Le Matin bakery closing after 37 years
Chevy Chase is losing a decades-old eatery: Le Matin Bakery and Zuni Cafe will be closing at the end of the week.
Owners Abbas and Debbie Larian are retiring and have put the business up for sale.
Abbas Larian, who came to the U.S. via France from Iran decades ago, opened Le Matin bakery on Aug. 9, 1982, according to Debbie.
They are the second long-time Lexington lunch spot to say goodbye to patrons in August, following Hanna’s on Lime.
The owners announced the news on Facebook Wednesday, saying “We’ve been trying to think of the best way to say this, and it seems there is no best or easy way to do it. So, here it is. Yes the rumors are true. We are retiring at the end of August. Our last day of business for the bakery/cafe will be this Saturday August 31. The wine shop will still be open on a limited basis. The owner will be selling his private collection of fine wines.”
Abbas, who is a mechanical engineer by training, learned baking from a French chef who started out at Le Matin before moving out to California. Larian watched, bought a cookbook and taught himself the techniques.
The bakery, now at 890 East High Street, started at 889 High, across the street from its present location, she said. But in 1993, the Larians opened the cafe across the street, featuring Debbie’s simple but delicious soups, sandwiches and quiches for lunch.
“The cafe, that was sort of my contribution,” Debbie said. “I was helping him the bakery after we married in 1986 ... but the cafe was all my input. I was the cook. We tried to make the cafe really health-conscious. All of our soups have always been vegetarian and gluten-free.”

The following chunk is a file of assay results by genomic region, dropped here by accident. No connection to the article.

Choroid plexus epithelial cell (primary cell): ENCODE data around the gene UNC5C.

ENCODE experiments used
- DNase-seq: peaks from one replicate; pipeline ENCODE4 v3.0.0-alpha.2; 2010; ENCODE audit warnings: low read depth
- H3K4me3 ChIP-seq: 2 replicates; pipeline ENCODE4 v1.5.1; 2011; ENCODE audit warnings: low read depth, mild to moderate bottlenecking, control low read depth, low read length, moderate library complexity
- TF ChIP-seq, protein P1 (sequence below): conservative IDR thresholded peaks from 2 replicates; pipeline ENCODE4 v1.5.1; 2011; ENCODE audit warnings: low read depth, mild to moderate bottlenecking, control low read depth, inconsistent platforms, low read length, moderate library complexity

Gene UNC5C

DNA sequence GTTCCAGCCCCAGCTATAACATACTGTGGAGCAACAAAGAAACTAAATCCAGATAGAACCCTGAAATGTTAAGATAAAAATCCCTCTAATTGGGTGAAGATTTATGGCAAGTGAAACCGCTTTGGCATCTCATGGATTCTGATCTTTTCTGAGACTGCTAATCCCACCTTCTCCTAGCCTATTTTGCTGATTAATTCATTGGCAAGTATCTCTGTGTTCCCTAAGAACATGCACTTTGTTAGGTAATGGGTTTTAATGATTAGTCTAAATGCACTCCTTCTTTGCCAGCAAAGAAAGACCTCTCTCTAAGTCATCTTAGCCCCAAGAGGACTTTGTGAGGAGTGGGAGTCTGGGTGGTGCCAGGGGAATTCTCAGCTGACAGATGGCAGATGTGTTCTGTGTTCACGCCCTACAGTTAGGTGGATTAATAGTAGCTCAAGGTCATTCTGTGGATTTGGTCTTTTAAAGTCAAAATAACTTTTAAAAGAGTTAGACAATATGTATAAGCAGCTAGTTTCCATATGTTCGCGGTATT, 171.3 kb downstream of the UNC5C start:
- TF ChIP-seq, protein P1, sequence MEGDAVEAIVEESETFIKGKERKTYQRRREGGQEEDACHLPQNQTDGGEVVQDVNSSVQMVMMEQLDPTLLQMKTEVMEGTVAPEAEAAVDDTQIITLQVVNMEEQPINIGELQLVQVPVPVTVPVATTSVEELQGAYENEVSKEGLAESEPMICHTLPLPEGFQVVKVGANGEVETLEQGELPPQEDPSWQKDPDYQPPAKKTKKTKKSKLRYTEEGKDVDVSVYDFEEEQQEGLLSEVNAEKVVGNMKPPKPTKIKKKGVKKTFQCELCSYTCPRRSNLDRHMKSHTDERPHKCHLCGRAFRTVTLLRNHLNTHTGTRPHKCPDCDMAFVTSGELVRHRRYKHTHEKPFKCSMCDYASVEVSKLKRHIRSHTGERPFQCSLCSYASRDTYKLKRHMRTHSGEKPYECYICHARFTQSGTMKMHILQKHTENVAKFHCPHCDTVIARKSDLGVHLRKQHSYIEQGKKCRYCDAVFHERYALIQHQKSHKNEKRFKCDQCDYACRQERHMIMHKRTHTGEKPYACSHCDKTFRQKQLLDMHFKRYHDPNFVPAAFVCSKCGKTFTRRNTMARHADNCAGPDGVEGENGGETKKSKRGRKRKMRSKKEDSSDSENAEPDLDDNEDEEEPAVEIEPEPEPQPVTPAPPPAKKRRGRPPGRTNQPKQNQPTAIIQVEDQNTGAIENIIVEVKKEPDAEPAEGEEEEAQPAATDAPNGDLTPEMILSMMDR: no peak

And handmade, often with vegetables that they grew themselves.
In 1995, they moved the bakery into the other half of the building. In 2000, Abbas opened wine shop in the original bakery spot but it consolidated into the bakery in 2010.
Through all the moves, the bakery developed a following in the Chevy Chase neighborhood and beyond for delicious pastries and French bread, gourmet cheeses and wines.
And a bit of reputation: Abbas earned the nickname the “bread Nazi” for his refusal to sell his bread just because someone wanted it. “We have people come in all the time and ask for 20 baguettes. And he’ll say, no, you can have five,” Debbie Larian said.
That’s to ration the limited supply so there was enough for everyone, he said.
Now customers are trying to stock up. Henry Le of Lexington wanted 50 baguettes to put in the freezer, but Abbas could only do so many at a time, so Tuesday he stopped by and picked up 30, with plans to come back later in the week for the rest. Asked what he planned to do with all those baguettes, Le, puzzled, said, “Eat?”
Other customers are making the most of Debbie’s fresh soups while they can.
Tim Phillips, an associate professor at the University of Kentucky’s agricultural college, was having the gazpacho on Tuesday. He’s in there four or five times a week. Sometimes twice a day, he said, for a little something for breakfast on the way in a late afternoon snack.
He said his mother asked him what he plans to do once the place closes.
“Lose weight, or starve ... I don’t know,” Phillips said. “I’m trying to talk her into doing a cookbook, so I won’t have to starve.”